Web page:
Introduction: Primary ciliary dyskinesia (PCD) is a rare genetically heterogenous condition. Mutations in DNAH5 or DNAI1 genes can be found in about a third of the patients with PCD. Increased occurrence of mutations was described in several exons of these long genes. The objective of the study was to test the sensitivity of sequencing of selected 13 exons (as compared to costly sequencing of all 100 exons of the two genes), and to determine the prevalence of the DNAH5 or DNAI1 mutations in the Czech PCD database.
Methods: The Czech national PCD database has identified 31 pediatric patients, diagnosed based on clinical findings and tests on the ciliated epithelium. Twenty-seven patients from 24 families agreed on genetic testing. In the first step, direct sequencing of selected 13 exons (9 of DNAH5 and 4 of DNAI1) was performed, and then we compared its effectiveness in detecting at least one mutation with results of sequencing all 100 exons of the two genes.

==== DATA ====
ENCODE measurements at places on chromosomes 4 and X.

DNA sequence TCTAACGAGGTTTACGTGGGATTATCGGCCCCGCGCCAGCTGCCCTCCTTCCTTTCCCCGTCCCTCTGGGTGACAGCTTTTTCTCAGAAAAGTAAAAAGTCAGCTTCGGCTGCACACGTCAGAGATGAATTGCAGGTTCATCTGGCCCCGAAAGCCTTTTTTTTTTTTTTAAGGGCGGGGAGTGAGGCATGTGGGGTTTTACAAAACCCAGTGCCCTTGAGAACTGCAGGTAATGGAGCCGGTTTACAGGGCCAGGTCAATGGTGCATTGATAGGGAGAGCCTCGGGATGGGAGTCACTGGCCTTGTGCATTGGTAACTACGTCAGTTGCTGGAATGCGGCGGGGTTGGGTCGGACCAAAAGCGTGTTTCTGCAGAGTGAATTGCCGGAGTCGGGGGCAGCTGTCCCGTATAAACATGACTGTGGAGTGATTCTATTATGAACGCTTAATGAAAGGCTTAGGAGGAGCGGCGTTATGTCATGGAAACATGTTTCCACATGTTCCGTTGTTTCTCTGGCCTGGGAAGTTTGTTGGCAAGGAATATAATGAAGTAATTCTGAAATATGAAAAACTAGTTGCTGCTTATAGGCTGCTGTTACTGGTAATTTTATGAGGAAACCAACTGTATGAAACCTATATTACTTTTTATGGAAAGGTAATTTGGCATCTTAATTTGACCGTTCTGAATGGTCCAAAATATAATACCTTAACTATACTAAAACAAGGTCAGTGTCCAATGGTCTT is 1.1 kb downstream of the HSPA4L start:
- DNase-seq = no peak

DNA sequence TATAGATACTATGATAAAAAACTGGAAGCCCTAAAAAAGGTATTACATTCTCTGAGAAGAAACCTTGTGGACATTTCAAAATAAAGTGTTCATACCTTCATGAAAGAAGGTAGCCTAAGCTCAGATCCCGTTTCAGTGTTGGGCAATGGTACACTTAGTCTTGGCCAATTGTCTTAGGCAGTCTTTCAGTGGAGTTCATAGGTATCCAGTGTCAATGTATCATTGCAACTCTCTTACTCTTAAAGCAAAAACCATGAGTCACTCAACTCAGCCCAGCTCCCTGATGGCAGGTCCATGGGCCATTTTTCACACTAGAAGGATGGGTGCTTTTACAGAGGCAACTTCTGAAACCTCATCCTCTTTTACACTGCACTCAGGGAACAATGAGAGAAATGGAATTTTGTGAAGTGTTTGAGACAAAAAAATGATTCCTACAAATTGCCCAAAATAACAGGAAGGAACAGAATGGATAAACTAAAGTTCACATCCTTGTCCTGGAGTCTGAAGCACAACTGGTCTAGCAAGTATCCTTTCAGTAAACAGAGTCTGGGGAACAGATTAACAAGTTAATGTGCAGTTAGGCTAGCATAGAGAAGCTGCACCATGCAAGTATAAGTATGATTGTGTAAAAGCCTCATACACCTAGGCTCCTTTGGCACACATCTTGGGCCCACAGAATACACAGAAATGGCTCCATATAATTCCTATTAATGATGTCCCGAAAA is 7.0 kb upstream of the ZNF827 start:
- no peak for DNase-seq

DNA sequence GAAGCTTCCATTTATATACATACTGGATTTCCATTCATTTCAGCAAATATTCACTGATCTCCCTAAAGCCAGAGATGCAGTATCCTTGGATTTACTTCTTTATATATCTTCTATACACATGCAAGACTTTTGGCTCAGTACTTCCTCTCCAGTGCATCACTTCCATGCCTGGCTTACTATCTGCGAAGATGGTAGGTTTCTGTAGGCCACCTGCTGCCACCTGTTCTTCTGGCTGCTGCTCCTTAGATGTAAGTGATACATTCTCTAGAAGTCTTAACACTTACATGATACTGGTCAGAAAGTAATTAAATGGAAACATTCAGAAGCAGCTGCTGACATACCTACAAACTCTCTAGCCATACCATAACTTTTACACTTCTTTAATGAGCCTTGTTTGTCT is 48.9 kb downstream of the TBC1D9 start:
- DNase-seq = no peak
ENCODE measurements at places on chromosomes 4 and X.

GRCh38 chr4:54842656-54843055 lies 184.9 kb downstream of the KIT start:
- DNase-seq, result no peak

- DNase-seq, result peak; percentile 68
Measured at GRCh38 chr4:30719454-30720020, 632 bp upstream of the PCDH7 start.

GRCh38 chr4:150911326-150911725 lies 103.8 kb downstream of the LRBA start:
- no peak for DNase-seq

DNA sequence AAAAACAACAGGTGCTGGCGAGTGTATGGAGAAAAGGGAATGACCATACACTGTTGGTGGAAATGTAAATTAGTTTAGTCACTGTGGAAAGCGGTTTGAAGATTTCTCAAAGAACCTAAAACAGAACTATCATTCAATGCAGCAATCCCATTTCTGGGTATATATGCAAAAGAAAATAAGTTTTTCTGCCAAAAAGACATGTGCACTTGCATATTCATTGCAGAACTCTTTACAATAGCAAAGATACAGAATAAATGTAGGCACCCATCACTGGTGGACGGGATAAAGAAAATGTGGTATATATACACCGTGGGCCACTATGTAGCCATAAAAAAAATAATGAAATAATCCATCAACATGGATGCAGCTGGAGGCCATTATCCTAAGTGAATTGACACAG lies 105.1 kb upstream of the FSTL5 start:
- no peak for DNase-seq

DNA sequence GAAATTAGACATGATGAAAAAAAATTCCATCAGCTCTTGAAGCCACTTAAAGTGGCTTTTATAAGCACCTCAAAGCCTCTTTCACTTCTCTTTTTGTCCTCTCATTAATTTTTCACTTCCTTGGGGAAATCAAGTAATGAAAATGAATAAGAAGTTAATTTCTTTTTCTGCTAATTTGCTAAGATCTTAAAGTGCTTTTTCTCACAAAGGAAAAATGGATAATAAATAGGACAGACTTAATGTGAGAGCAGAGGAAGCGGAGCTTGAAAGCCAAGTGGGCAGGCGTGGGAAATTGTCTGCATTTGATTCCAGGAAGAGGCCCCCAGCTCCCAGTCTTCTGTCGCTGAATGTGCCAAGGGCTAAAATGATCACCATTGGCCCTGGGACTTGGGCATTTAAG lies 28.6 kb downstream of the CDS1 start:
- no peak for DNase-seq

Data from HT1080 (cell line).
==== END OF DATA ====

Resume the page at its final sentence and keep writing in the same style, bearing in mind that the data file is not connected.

Results: The sequencing of all exons identified compound heterozygosity for PCD mutations in nine patients from eight families (DNAH5 in eight and DNAI1 in one patient), and heterozygozity for a DNAH5 mutation of uncertain functional significance in one additional patient. The first step of selected exon sequencing detected a mutation in five out of these eight families, its actual sensitivity being 62.5%, with a high predictive value. The phenotypic and clinical characteristics of all the paediatric patients with PCD are shown.
Conclusions: Selected exon sequencing detects at least one mutated allele in over a half of our patients who have PCD due to DNAH5 or DNAI1 mutations. To lower the costs of the genetic testing, targeted step-wise genetic testing may be a reasonable approach to detect mutations in PCD patients, especially if their phenotype is taken into account.
Copyright © 2012 Wiley Periodicals, Inc.